“We must consider what this country has become in deciding what [a statute] has reserved.” So wrote Judge Richard Posner, Circuit Judge of the 7th Circuit Court of Appeals, quoting Supreme Court Justice Oliver Wendell Holmes in Missouri v. Holland, 252 U.S. 416, 433-34 (1920), in his concurring opinion of the 7th Circuit’s landmark ruling that a person who alleges employment discrimination on the basis of sexual orientation has put forth a case of sex discrimination under Title VII. That’s right. It finally happened.

On April 4, 2017, in the matter of Hively v. Ivy Tech Community College of Indiana, No. 15-1720 (7th Cir. Apr. 4, 2017), the 7th Circuit Court of Appeals, sitting en banc, held that Title VII of the Civil Rights Act of 1964, which protects employees from discrimination on the basis of their sex, extends the same protections to employees on the basis of their sexual orientation. The courthouse doors, once closed to homosexual or bisexual employees seeking relief from discrimination under Title VII, have opened. Some might call it judicial activism. Others might call it common sense. Either way, the Title VII landscape has shifted.

Continue Reading Sex Discrimination Includes Sexual Orientation Says the 7th Circuit

An individual who is out of work in New Jersey may qualify for unemployment insurance benefits through the state government. The State of New Jersey Department of Labor and Workforce Development Unemployment Compensation Office is responsible for processing benefit requests and determining whether a former employee is eligible to receive benefits.

Continue Reading Out-of-Work Employees Can Seek Unemployment Compensation Benefits in New Jersey

Several months ago, I blogged about the Rodriguez v. Raymours Furniture Co., 436 N.J. Super. 305 (Super. Ct. 2014)case. The case addressed an important issue – whether or not an employee’s could enter an agreement to shorten the statute of limitations period from 2 years to six months to assert an employment discrimination claim pursuant to New Jersey’s Law Against Discrimination (LAD). Yesterday, the New Jersey Supreme Court held that the statute of limitations period could not be reduced by agreement. Continue Reading NJ Supreme Court Says Employees Can’t Agree to Shorten Statute of Limitations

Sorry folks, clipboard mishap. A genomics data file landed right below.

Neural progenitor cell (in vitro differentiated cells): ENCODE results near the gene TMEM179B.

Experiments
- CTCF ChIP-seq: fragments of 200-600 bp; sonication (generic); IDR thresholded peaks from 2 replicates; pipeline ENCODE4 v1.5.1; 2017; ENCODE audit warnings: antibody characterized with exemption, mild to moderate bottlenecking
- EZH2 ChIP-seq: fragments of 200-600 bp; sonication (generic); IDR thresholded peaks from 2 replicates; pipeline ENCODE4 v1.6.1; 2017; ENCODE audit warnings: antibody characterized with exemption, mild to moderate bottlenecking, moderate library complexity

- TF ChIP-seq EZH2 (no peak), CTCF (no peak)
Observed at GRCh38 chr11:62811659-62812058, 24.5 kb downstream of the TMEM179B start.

Last week, former University of Southern California Head Football Coach Steve Sarkisian filed a 31-page lawsuit in Los Angeles Superior Court against his former employer. The lawsuit alleges that Coach Sarkisian’s employment was unlawfully terminated. Furthermore, Coach Sakisian alleges that USC discriminated against him by not making a reasonable accommodation to address his disability – alcoholism. The former USC coach is seeking damages in excess of $30,000,000, plus the reinstatement of his employment.

Coach Sarkisian’s employment with USC was terminated on October 12, 2015, after taking an indefinite leave of absence. Coach Sarkisian took this leave of absence in order to seek treatment for alcoholism.

Alcoholism is a recognized disability under both California’s Fair Employment and Housing Act (FEHH) and the federal American’s with Disabilities Act (ADA). The law prohibits employers from discriminating against employees with disabilities that limit a major life activity. Employers are required to make “reasonable” accommodations in order to help the disabled employee overcome their recognized disability. Often Courts find that an accommodation is unreasonable if it substantially disrupts the employer’s business practice or requires an alteration to any essential job responsibilities.

Continue Reading Analyzing Coach Steve Sarkisian’s Employment Discrimination Lawsuit Against USC